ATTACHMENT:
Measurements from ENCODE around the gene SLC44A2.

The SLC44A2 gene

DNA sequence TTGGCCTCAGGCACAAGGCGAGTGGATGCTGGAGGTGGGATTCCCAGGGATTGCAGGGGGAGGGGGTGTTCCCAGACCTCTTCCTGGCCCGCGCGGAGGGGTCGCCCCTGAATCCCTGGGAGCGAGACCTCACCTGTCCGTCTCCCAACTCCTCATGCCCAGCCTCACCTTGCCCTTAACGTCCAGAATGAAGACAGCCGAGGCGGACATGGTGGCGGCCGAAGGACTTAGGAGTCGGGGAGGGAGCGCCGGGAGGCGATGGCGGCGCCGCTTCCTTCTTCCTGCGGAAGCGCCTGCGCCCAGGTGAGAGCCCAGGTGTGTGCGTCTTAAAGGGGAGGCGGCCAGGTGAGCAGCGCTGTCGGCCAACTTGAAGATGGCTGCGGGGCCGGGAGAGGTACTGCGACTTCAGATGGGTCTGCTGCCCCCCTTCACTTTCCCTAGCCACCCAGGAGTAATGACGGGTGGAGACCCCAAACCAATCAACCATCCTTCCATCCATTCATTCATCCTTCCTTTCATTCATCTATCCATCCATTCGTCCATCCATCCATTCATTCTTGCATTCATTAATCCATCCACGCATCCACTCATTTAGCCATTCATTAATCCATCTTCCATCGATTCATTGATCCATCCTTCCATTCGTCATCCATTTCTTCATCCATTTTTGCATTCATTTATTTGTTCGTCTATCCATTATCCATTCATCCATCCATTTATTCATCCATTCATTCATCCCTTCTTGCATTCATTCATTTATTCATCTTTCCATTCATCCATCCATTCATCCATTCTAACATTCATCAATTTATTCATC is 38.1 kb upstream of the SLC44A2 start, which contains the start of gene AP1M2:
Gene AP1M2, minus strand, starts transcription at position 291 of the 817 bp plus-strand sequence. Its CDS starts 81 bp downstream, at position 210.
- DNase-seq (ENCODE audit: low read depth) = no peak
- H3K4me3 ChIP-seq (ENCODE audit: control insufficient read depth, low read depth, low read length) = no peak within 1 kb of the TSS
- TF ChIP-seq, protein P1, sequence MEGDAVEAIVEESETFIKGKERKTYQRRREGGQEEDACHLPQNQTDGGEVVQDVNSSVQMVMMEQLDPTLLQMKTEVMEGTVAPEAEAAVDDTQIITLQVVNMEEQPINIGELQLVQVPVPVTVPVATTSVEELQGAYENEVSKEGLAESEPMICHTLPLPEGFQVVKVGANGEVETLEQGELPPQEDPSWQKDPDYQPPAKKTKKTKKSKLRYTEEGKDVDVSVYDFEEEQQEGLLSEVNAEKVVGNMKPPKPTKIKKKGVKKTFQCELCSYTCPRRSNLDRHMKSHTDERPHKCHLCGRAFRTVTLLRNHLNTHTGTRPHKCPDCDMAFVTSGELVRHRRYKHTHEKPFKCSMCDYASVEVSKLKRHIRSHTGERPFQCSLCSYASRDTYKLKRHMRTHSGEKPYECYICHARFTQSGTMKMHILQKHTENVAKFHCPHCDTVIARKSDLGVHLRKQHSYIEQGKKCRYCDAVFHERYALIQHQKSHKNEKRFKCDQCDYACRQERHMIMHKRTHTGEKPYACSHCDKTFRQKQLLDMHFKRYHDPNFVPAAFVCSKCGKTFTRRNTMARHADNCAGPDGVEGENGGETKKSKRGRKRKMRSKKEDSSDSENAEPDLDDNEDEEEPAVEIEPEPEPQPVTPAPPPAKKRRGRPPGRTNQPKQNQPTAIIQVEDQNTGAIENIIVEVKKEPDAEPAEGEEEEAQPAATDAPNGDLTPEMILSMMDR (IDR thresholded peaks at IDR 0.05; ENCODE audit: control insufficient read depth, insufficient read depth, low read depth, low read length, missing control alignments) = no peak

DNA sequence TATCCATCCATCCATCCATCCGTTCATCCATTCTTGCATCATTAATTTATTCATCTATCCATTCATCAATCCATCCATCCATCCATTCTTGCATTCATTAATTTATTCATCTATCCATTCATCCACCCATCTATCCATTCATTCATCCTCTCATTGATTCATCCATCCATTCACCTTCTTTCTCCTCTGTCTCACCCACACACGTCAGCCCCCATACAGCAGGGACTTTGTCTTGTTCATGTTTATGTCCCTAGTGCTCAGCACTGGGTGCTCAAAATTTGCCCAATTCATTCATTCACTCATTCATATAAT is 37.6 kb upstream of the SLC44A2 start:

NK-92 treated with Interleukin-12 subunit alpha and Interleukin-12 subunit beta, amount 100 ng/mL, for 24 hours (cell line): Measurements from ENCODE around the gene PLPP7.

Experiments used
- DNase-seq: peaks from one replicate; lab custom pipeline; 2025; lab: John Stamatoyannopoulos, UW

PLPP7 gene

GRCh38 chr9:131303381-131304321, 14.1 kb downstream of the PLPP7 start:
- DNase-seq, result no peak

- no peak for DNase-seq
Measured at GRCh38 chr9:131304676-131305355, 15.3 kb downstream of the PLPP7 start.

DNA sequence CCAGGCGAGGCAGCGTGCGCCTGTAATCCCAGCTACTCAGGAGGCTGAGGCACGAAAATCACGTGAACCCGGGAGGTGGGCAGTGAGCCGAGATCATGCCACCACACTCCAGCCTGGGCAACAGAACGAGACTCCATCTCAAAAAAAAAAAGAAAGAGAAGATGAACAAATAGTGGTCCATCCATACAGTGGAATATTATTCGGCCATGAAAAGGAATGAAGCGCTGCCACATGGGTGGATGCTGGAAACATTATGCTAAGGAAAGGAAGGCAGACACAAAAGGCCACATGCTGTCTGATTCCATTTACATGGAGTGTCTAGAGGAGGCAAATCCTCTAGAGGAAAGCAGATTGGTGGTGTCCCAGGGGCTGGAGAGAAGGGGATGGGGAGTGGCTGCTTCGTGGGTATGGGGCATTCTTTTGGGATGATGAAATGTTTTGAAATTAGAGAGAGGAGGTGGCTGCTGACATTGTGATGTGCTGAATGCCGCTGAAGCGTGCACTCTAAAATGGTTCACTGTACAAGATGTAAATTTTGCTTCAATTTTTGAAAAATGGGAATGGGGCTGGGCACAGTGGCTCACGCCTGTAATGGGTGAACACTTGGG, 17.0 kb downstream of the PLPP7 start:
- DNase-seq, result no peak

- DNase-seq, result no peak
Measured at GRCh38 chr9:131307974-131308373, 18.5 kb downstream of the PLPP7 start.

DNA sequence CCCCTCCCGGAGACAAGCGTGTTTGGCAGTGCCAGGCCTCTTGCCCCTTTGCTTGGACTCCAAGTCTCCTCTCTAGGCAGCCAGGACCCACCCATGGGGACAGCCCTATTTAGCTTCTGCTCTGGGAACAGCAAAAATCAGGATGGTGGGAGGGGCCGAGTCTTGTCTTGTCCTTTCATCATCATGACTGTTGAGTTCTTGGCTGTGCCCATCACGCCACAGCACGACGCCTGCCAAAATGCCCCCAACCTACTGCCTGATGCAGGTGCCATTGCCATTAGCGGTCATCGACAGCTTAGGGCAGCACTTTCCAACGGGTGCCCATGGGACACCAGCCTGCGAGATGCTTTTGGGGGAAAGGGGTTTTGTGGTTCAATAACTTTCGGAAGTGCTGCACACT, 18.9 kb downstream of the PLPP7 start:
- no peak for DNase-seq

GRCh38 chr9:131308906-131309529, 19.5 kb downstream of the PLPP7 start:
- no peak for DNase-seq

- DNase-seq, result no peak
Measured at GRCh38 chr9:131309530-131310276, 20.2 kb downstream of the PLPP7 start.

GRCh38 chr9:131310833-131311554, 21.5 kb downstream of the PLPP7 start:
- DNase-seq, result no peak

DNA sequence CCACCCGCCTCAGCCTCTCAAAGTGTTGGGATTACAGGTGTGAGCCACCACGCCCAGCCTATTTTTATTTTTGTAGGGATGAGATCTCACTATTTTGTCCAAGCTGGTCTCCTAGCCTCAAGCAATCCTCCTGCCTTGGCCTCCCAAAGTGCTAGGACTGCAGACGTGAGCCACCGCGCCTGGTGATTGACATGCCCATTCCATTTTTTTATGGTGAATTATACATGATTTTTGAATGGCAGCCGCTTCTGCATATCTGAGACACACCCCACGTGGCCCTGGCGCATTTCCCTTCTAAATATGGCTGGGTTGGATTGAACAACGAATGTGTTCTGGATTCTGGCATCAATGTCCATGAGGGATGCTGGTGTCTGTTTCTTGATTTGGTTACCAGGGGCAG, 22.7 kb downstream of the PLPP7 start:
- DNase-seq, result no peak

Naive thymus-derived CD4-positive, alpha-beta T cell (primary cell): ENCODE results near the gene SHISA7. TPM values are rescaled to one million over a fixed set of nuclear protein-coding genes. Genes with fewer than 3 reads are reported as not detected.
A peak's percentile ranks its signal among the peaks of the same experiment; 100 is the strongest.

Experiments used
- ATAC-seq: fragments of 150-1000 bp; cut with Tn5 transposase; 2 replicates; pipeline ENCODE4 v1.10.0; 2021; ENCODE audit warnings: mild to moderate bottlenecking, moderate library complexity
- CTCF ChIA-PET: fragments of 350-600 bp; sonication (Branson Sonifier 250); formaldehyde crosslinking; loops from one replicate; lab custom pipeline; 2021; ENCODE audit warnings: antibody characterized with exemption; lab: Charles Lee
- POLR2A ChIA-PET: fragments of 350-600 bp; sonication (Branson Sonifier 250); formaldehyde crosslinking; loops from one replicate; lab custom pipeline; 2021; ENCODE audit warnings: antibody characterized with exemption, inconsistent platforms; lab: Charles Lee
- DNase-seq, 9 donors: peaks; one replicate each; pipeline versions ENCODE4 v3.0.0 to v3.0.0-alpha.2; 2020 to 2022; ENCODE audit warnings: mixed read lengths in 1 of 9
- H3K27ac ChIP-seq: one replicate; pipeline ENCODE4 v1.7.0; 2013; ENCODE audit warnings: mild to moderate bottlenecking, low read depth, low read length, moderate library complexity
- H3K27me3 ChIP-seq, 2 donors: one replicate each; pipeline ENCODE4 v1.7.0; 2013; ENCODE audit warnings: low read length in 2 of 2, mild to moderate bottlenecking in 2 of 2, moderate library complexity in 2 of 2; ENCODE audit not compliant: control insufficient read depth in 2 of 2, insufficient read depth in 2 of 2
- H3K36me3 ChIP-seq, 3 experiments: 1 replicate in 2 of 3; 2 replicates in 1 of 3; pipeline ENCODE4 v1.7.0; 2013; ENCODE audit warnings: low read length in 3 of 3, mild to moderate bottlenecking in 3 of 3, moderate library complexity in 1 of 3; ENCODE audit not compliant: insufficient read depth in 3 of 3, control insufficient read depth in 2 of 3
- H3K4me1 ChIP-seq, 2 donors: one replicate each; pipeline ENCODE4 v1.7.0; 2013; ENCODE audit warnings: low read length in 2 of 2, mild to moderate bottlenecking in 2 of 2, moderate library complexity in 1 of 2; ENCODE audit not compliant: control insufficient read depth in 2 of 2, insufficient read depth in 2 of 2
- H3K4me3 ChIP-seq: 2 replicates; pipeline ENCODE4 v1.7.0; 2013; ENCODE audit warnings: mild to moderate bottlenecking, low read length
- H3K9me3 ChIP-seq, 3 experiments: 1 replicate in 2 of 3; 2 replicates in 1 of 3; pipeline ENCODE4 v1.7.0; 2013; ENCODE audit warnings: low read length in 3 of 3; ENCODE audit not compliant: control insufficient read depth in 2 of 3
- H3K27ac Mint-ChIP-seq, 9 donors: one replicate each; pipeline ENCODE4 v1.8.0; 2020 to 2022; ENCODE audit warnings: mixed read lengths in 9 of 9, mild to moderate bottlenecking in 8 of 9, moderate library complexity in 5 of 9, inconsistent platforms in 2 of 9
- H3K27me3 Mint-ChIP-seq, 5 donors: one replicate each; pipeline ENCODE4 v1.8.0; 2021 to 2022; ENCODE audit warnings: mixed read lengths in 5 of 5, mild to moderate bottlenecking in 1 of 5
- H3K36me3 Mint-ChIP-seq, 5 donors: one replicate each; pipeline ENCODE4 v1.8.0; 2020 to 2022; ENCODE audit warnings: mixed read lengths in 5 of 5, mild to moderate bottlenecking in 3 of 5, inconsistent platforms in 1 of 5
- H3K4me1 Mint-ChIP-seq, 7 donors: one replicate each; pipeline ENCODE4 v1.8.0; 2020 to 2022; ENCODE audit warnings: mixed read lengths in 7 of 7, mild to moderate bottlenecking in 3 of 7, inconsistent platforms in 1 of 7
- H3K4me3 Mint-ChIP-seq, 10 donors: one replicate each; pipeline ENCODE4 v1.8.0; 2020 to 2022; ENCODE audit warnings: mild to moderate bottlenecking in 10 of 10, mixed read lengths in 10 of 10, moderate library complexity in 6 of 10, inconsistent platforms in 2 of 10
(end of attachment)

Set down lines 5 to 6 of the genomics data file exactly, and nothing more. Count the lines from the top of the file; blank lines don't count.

- DNase-seq (ENCODE audit: low read depth) = no peak
- H3K4me3 ChIP-seq (ENCODE audit: control insufficient read depth, low read depth, low read length) = no peak within 1 kb of the TSS